Eulogistic references were made to Mr Curtin's editorship by Mr J B Holman (Chairman of Directors, Mr D Watson (Manager), and Mr H Millington (Secretary of the ALP, and a Director of the Worker). Mr Holman said the editor had been a tower of strength to them and had rendered invaluable service. Mr Watson said they were all elated at "the turn of the tide": in his opinion the "turn" in Western Australia had been helped forward very considerably by three men – Messrs Collier, Curtin, and Millington. Mr Millington said they felt happy because they were saying "Au revoir"; if it were "Goodbye" the occasion would be one for sadness instead of gladness.
The toast "Mr and Mrs Curtin" was then honored to the accompaniment of "For They Are Jolly Good Fellows." Vic Johnson, who was present, at this stage said "What about a verse?" and the singing of "Solidarity" brought the function to a close.'2
|Friday evening 19 January
|Sails for Sydney on the Dimboola, for a holiday and to attend annual conference of Australian Journalists' Association as 'Westralia’s representative'.3|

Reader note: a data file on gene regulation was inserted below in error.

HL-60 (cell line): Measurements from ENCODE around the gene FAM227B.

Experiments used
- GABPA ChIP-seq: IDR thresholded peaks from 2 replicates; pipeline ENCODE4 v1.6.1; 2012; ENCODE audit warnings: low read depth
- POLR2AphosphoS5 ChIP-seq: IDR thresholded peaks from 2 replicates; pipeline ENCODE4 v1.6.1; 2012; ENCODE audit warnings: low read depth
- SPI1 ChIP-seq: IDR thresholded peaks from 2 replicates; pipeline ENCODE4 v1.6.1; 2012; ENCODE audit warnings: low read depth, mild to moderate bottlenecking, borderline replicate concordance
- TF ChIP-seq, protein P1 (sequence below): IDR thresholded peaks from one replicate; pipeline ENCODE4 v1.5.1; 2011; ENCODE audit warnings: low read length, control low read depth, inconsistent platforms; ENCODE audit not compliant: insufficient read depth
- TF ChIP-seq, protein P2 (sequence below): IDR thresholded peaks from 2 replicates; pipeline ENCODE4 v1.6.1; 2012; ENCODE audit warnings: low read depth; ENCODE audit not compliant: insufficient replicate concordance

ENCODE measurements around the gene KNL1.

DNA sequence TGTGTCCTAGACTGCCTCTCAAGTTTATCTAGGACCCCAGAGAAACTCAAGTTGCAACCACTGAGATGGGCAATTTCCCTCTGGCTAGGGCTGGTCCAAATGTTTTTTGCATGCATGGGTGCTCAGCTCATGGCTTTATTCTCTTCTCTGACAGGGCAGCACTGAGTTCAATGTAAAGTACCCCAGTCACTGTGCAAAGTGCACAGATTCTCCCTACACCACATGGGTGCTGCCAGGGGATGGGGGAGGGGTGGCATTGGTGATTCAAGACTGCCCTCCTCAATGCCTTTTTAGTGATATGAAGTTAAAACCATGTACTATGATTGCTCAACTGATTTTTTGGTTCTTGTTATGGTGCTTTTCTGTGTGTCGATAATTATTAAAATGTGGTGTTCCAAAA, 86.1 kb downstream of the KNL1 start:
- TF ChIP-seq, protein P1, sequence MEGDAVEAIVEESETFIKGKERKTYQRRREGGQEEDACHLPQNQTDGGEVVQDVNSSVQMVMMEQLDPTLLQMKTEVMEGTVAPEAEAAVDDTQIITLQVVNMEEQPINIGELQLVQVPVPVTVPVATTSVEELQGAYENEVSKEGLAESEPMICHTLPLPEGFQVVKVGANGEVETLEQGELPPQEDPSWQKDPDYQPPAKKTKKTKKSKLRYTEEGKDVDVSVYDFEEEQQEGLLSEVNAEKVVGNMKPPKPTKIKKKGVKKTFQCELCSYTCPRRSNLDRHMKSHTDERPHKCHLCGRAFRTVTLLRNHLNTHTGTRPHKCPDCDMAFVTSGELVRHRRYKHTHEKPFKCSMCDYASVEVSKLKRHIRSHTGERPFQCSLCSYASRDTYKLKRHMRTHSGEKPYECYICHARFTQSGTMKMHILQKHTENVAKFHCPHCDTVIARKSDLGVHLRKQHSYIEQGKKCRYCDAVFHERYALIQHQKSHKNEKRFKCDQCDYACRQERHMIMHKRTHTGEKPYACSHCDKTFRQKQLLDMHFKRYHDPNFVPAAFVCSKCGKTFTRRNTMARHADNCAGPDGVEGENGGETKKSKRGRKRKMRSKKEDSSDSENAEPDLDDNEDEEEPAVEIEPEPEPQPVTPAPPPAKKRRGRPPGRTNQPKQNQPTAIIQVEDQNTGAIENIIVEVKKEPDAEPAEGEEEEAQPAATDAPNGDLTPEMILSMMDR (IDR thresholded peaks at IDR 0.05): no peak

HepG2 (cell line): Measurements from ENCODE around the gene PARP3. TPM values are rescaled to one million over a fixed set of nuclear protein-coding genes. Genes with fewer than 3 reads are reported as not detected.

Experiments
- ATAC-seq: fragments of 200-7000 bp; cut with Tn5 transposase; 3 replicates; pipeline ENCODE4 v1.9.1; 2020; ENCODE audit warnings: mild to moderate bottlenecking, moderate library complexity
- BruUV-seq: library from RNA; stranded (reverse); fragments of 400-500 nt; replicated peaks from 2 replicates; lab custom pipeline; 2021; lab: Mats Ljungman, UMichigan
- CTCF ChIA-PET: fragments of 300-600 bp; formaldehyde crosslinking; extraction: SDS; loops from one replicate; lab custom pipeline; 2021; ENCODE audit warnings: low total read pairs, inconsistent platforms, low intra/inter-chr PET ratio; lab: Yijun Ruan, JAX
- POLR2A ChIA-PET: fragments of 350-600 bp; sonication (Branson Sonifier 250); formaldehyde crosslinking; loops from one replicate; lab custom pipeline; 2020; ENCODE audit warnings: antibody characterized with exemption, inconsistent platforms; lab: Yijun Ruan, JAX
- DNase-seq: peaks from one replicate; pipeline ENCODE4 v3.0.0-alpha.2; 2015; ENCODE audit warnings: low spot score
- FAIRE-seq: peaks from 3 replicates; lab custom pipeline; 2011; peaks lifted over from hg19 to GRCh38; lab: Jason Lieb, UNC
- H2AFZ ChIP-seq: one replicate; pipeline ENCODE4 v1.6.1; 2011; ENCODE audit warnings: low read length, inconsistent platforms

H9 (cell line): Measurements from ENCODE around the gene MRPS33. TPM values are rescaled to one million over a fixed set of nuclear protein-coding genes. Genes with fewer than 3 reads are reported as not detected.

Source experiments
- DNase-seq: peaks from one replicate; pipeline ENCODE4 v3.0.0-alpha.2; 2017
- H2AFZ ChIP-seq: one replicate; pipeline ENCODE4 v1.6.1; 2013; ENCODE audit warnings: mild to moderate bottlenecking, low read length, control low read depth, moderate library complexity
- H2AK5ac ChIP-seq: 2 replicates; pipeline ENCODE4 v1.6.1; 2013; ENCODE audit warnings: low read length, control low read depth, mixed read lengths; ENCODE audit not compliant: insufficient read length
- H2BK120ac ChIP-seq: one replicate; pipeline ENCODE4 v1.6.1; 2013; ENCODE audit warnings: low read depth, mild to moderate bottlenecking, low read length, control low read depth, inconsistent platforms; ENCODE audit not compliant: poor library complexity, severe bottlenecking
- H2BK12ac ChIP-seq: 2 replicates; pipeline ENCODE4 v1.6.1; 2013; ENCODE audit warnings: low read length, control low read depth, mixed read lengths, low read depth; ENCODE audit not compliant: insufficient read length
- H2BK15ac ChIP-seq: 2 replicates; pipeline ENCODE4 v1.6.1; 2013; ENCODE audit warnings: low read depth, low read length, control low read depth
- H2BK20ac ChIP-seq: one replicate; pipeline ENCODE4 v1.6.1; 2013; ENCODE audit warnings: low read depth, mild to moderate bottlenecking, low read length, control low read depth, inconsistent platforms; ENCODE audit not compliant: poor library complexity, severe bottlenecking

|Early February||Sydney, New South Wales|
Attends annual council of the Australian Journalists' Association.
At this conference Curtin’s 'quiet campaign' to politicise the AJA resulted in him moving successfully for the AJA to participate in a conference at the Melbourne Trades hall designed to establish a Commonwealth Council of Trade Unions.'One delegate reported that the meeting of the AJA council was marked by a "grim determination to preserve, inculcate, and intensify the unionistic spirit"’ as the eleven representatives sat around a table in a small room at the back of the Sydney Press Club. Even with the windows thrown open, and their shirt sleeves rolled up, they still sweltered in the summer heat as they sipped at their iced water and sought for common ground. With his cigarette butts mounting in front of him, Curtin was instrumental in the council reaching agreement.'4
|Wednesday 21 February||Ship Karoola|
|Returns to Western Australia on the Karoola.5|